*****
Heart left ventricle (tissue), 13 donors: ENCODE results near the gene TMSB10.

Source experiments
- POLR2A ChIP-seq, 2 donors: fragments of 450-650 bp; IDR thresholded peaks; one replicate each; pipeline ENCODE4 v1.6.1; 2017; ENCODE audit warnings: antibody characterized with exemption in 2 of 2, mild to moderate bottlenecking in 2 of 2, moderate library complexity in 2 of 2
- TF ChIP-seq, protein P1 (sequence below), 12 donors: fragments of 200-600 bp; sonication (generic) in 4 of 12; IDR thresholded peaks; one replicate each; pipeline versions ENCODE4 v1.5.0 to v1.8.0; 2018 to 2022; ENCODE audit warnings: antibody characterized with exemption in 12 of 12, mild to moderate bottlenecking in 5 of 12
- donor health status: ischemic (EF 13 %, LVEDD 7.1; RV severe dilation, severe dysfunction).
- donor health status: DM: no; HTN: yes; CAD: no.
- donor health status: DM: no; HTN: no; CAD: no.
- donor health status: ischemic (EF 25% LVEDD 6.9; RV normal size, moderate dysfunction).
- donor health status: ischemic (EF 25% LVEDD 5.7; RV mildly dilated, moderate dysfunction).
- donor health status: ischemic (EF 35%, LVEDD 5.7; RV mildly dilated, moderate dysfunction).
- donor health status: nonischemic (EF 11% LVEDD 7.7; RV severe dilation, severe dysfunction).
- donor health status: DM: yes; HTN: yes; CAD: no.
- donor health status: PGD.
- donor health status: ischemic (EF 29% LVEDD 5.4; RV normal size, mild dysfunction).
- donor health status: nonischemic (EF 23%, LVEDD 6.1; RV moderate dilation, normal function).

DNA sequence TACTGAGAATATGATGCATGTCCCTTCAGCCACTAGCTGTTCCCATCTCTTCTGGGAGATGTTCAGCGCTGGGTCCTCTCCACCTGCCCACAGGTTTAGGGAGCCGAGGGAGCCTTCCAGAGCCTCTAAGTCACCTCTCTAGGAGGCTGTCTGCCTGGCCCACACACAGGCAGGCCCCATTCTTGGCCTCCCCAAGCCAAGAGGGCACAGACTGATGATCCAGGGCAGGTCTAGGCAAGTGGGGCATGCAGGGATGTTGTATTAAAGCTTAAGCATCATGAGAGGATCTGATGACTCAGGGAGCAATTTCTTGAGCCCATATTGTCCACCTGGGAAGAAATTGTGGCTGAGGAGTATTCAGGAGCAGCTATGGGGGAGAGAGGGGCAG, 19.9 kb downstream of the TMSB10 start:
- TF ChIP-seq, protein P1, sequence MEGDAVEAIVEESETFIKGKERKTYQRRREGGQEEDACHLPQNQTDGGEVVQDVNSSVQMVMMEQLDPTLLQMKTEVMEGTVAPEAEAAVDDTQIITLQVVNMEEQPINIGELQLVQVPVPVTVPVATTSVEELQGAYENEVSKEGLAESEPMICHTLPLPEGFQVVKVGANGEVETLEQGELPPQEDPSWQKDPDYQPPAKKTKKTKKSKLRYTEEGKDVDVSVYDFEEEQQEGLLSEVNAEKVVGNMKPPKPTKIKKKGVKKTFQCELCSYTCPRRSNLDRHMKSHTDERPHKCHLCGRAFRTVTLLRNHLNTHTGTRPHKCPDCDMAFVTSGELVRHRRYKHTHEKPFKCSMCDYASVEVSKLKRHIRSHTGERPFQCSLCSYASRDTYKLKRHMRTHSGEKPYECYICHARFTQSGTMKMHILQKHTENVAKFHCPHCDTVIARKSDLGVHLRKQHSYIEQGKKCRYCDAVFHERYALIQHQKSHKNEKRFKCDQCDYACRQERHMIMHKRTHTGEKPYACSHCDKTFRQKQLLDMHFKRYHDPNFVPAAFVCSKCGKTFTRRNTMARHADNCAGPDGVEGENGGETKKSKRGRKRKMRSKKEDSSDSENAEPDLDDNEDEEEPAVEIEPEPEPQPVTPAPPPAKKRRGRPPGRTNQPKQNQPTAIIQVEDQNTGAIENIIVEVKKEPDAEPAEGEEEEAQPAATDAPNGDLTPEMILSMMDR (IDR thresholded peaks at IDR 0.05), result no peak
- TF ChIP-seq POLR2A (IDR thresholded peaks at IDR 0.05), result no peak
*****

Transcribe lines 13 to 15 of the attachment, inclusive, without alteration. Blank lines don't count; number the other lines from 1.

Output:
- donor health status: PGD.
- donor health status: ischemic (EF 29% LVEDD 5.4; RV normal size, mild dysfunction).
- donor health status: nonischemic (EF 23%, LVEDD 6.1; RV moderate dilation, normal function).